Experiments. Because the occupation of Chinese text in this dataset is very small, we directly regard all the Chinese text as “unseen” class during training, i.e., the 96- class. Note that the last class, i.e., the 97 class is “EOF” in our implementation. We follow the same evaluation metric as [43]. The experimental results are shown in Table 6, which demonstrate that in terms of end-to-end scene text spotting, the ABCNet can significantly surpass previous state-of-the-art methods. Examples results of this dataset are showed in Figure 11. From the figure, we can see that some long text-line instances contain many words, which make a full-match word-accuracy extremely difficult. In other words mistakenly recognizing one character will result in zero score for the whole text.

Figure 11: Qualitative end-to-end spotting results of CTW1500. Zoom in for better visualization.
Methods Data F-measure
None Strong Full
FOTS [24] SynText800k, CTW1500 21.1 39.7
Two-Stage* [43] SynText800k, CTW1500 37.2 69.9
RoIRotate* [43] SynText800k, CTW1500 38.6 70.9
LSTM* [43] SynText800k, CTW1500 39.2 71.5
TextDragon [43] SynText800k, CTW1500 39.7 72.4
ABCNet SynText150k, CTW1500 45.2 74.1
Table 6: End-to-end scene text spotting results on CTW1500. * represents the results are from [43]. “None” represents lexicon-free. “Strong Full” represents that we use all the words appeared in the test set.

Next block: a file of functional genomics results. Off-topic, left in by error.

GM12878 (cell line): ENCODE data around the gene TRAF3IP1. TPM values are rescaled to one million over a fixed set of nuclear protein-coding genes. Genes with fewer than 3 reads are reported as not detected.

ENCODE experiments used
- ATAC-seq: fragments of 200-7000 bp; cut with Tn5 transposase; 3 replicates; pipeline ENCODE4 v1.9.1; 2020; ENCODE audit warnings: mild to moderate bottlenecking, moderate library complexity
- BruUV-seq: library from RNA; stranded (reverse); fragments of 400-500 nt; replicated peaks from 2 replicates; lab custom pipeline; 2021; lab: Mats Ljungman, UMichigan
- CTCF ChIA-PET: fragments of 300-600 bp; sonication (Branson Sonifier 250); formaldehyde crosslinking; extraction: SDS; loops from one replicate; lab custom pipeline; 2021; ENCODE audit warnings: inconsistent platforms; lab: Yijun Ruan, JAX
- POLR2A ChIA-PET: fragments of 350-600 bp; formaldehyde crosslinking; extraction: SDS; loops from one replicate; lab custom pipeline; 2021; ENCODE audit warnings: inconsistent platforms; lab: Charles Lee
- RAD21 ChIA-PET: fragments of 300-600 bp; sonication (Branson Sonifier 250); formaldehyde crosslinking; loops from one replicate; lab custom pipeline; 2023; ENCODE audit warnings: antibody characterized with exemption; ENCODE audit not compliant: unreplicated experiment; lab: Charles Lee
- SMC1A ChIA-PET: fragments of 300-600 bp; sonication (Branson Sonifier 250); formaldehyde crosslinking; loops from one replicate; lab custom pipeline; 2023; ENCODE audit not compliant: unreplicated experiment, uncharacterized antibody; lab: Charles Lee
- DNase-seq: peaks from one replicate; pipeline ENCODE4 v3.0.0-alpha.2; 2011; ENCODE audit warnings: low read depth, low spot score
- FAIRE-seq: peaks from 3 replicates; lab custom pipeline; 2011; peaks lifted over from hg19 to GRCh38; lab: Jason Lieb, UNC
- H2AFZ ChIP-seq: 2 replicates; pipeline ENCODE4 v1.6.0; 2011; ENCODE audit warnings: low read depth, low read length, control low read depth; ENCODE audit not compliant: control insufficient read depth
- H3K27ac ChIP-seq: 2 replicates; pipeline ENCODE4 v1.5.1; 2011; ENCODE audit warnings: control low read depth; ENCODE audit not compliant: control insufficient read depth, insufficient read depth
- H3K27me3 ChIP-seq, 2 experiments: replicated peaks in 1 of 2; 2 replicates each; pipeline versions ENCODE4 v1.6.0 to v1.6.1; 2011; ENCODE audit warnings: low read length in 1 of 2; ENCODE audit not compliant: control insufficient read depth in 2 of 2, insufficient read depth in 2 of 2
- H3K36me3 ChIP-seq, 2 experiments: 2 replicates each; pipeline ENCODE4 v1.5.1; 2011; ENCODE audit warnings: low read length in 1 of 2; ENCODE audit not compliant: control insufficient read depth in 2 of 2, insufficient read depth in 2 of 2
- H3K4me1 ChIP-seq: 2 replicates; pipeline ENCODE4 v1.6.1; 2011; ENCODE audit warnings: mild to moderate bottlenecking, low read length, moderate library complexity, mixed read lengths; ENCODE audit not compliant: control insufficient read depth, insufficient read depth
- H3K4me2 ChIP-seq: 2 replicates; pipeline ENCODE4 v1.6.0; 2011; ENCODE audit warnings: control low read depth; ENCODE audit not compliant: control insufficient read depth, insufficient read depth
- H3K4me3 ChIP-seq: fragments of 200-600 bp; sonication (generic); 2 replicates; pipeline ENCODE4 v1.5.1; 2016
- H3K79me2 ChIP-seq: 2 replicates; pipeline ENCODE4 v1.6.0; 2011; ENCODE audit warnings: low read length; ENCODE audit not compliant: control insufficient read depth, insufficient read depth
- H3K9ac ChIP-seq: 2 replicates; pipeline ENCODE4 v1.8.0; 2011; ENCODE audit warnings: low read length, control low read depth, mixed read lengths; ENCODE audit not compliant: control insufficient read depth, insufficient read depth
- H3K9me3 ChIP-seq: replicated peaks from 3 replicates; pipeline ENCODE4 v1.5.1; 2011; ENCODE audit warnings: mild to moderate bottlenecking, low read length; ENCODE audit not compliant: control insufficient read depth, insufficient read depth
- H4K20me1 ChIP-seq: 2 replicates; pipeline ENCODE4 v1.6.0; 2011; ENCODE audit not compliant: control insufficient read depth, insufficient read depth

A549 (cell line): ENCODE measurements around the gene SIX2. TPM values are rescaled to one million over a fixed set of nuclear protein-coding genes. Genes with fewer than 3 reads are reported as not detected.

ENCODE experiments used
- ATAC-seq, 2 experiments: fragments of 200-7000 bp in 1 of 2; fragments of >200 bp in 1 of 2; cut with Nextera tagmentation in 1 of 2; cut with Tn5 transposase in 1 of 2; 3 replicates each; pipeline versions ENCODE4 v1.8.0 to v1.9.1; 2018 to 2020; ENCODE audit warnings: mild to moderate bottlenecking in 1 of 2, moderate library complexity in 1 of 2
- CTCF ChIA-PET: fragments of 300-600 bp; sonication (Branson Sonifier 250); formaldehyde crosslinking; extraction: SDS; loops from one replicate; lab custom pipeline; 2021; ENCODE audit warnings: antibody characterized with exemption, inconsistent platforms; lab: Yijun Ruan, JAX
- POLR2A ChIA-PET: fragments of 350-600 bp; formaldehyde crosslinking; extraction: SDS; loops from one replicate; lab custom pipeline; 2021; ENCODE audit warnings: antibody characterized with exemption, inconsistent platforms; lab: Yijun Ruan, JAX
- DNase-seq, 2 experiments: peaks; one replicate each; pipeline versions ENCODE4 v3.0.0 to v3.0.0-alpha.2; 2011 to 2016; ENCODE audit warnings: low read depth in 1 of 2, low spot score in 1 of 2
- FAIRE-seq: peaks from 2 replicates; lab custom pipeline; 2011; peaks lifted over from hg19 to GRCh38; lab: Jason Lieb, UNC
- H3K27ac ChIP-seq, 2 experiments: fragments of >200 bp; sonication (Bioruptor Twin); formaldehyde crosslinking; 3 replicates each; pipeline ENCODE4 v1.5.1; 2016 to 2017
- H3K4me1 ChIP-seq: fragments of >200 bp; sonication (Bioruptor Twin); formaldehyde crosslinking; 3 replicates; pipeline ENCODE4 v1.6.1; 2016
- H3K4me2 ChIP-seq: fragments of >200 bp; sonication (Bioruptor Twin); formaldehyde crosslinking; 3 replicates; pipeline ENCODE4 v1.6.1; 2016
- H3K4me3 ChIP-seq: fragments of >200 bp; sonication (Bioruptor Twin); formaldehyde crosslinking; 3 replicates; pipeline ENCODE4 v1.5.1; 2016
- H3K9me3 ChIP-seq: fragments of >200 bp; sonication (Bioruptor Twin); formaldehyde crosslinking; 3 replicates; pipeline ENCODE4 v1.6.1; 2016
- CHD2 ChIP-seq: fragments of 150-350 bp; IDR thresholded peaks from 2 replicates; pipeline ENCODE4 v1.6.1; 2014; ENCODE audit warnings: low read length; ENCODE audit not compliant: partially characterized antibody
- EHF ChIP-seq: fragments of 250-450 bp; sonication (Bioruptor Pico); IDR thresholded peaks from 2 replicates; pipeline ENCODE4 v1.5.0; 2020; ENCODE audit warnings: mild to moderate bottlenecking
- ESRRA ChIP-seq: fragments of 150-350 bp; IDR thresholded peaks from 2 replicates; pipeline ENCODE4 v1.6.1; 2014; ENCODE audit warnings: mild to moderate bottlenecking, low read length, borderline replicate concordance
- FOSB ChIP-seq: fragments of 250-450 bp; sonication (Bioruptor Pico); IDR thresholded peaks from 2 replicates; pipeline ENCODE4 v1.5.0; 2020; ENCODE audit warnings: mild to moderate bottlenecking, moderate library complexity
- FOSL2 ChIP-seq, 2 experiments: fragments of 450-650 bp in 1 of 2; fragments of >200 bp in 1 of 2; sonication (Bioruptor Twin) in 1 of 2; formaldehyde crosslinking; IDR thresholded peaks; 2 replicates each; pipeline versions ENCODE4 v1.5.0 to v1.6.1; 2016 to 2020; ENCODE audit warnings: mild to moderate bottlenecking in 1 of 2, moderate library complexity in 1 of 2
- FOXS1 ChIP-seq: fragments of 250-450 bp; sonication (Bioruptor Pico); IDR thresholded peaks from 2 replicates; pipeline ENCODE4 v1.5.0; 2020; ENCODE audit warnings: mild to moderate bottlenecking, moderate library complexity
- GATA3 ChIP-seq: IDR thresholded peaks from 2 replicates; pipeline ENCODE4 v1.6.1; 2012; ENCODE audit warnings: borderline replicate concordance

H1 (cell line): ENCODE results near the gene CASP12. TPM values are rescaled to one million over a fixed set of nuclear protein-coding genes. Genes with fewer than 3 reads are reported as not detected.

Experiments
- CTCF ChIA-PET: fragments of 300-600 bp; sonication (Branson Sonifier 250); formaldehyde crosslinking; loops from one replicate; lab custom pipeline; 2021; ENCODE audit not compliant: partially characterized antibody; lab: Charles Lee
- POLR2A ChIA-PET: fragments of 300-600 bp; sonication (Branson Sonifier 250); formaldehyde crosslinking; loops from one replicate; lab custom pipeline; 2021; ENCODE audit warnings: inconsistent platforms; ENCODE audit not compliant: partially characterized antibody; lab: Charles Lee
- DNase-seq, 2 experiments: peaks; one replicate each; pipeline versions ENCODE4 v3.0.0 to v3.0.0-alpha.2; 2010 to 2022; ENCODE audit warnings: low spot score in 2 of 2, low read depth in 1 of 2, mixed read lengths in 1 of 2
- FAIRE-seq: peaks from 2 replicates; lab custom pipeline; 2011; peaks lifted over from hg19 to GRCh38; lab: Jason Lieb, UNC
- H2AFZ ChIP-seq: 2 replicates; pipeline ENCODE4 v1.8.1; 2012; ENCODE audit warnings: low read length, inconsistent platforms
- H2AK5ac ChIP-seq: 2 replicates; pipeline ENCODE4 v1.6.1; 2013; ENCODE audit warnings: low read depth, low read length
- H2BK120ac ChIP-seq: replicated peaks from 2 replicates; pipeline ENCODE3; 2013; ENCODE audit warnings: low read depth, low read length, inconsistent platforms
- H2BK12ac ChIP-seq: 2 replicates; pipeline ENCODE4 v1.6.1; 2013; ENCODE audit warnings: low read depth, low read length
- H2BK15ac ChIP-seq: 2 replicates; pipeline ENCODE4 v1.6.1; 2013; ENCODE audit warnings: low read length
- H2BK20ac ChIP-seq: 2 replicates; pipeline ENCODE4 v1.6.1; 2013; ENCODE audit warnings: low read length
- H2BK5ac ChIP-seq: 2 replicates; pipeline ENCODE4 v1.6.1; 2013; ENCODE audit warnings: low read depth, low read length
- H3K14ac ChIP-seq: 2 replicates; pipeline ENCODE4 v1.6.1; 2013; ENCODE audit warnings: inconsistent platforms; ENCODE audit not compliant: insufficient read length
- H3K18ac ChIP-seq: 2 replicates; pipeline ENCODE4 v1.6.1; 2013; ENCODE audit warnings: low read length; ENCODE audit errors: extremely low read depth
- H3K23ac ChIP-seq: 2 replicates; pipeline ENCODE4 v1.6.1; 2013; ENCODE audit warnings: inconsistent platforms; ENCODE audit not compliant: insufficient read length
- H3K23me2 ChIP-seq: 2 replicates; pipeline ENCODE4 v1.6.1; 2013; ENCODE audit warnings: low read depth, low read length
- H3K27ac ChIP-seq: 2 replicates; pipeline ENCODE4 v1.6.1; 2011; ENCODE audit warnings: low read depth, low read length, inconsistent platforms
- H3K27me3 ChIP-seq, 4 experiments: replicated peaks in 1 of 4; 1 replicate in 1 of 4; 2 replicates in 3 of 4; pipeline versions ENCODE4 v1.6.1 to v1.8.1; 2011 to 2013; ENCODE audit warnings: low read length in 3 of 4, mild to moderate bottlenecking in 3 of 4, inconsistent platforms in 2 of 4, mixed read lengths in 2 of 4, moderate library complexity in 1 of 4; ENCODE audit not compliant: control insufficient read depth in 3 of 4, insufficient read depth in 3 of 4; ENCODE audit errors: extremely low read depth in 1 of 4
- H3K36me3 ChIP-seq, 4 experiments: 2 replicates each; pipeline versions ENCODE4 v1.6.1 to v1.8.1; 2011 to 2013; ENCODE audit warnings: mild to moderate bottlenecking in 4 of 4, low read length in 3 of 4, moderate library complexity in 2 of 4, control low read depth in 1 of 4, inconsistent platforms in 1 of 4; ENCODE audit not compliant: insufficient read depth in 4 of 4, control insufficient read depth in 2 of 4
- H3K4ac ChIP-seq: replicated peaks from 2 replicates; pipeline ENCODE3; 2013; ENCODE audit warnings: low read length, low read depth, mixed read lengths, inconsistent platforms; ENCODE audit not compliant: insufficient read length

4 Conclusion

We have proposed ABCNet—a real-time end-to-end method that uses Bezier curves for arbitrarily-shaped scene text spotting. By reformulating arbitrarily-shaped scene text using parameterized Bezier curves, ABCNet can detect arbitrarily-shaped scene text with Bezier curves which introduces negligible computation cost compared with standard bounding box detection. With such regular Bezier curve bounding boxes, we can naturally connect a light-weight recognition branch via a new BezierAlign layer.

In addition, by using our Bezier curve synthesized dataset and publicly available data, experiments on two arbitrarily-shaped scene text benchmarks (Total-Text and CTW1500) demonstrate that our ABCNet can achieve state-of-the-art performance, which is also significantly faster than previous methods.

Acknowledgements

The authors would like to thank Huawei Technologies for the donation of GPU cloud computing resources.

Footnotes

  1. thanks: YL and HC contributed equally to this work. YL’s contribution was made when visiting The University of Adelaide. CS is the corresponding author, e-mail: